Apple quashes bugs in iOS, macOS and Safari

Fixes new MacBook Pro's graphics problems with software update

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Apple on Monday updated macOS Sierra to 10.12.3, patching 11 security vulnerabilities and addressing a graphics hardware problem in the latest 15-in. MacBook Pro laptop.

At the same time, Apple released iOS 10.2.1, an update that fixed 18 security flaws, the bulk of them in WebKit, the foundation of the baked-in Safari browser.

According to Apple's typically terse update documentation, macOS 10.12.3 "improves automatic graphics switching on MacBook Pro (15-in., October 2016)." Another fix addressed "graphics issues" on both the 15-in. and the smaller 13-in. sibling when encoding in Adobe Premiere Pro; that bug attracted attention after a video showing a notebook wildly cycling through colors went viral.

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Apple unveiled the new MacBook Pro on Oct. 29. Its most notable feature was the "Touch Bar," a narrow display above the top row of keys that responds to gestures and adapts to the active application.

The same update also patched nearly a dozen vulnerabilities, most of them critical. A pair of kernel bugs reported to Apple by Google Project Zero, for instance, was cited as having the potential to "execute arbitrary code," Apple-speak for a very serious vulnerability ranking.

iOS was also refreshed Monday, with 10.2.1 offered to iPhone and iPad owners.

Apple described only the 18 vulnerabilities patched by the update. Thirteen of those flaws were within WebKit, the open-source project that produces the rendering engine that powers Safari.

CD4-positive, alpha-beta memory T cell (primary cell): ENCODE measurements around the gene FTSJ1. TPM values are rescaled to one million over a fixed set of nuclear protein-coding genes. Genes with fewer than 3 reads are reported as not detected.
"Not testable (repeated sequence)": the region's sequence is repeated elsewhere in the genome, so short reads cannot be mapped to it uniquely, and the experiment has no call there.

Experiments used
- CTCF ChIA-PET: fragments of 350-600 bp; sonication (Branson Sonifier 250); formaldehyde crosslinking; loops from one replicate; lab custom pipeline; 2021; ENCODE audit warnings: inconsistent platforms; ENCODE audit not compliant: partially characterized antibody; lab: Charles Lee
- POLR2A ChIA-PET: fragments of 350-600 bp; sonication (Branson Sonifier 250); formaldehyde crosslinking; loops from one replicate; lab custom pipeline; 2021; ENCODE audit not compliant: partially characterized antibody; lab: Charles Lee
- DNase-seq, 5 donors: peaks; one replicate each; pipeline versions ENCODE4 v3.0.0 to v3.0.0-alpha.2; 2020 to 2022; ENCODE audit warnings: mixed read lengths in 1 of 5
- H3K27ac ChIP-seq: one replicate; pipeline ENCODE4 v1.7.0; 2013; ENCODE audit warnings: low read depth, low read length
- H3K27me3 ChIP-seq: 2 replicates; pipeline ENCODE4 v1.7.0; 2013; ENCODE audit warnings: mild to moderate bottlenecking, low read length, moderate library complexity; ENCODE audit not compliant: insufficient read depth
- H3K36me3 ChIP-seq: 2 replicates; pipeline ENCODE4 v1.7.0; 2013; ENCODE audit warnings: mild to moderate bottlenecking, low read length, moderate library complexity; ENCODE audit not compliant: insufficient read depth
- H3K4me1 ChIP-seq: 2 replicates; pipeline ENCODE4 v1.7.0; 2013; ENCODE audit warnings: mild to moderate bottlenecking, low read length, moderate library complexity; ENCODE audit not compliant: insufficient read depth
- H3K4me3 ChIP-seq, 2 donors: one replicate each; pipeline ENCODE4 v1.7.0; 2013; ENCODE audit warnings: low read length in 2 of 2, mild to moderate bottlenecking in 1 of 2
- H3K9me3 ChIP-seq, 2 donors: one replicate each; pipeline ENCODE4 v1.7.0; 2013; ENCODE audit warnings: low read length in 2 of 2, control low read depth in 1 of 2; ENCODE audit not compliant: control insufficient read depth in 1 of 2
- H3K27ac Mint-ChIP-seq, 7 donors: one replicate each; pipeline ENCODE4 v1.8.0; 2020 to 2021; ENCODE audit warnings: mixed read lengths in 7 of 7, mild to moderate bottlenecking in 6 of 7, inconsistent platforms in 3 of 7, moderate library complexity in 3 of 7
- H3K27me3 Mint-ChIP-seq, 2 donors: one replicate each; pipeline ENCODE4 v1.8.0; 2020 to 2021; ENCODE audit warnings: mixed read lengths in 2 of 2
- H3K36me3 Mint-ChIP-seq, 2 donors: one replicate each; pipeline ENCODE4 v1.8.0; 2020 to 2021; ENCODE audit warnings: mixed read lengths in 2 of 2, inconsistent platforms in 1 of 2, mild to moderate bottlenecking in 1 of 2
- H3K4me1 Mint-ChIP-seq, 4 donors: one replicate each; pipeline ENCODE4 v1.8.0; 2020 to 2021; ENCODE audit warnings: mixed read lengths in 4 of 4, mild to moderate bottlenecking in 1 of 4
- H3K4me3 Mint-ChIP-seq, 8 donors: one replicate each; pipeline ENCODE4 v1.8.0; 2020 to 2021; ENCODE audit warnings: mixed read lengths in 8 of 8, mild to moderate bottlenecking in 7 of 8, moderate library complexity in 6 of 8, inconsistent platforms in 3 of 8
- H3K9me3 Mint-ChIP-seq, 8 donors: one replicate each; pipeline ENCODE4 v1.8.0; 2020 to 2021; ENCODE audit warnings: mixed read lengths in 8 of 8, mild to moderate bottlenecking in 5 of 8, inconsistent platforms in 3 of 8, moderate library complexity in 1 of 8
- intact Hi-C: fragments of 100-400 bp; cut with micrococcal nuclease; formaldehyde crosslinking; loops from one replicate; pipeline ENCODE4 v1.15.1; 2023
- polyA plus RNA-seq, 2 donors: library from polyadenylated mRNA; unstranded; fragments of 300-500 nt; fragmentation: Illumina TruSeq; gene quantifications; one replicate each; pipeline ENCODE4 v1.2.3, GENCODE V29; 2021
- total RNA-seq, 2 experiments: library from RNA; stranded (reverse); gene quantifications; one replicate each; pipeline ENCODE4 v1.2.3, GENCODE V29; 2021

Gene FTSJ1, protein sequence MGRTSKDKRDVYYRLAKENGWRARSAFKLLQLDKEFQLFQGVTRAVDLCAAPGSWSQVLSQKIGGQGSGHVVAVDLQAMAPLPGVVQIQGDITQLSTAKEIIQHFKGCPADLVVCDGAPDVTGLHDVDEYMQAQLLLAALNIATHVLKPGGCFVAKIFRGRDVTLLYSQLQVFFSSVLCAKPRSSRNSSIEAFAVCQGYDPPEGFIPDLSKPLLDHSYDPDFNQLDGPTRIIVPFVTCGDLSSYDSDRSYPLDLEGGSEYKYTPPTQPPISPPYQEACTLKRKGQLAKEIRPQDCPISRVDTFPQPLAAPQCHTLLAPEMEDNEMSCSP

Safari on macOS was also updated to patch 12 of the 13 bugs quashed in the iOS version. Labeled Safari 10.0.3, it was packaged with the Sierra 10.12.3 update, but was made available separately to Mac owners running the older OS X Yosemite and OS X El Capitan, Sierra's predecessors.

Although no description in the Safari 10.0.3 update mentioned the bug reported by Consumer Reports -- the flaw resulted in the magazine initially refusing to recommend the new MacBook Pro notebooks because of unusual battery test results -- Apple previously said it dealt with the flaw in a beta leading up to macOS 10.12.3. If so, it should also have been fixed in the Safari-only update.

The iOS, macOS and Sierra updates will be automatically offered on the appropriate devices. Users can manually trigger an update on a Mac by selecting "App Store" from the Apple menu, then choosing "Updates" from the row of icons at the top of the window. On iPhones and iPads, users can begin an update by touching "Settings," then "General," then "Software Update."

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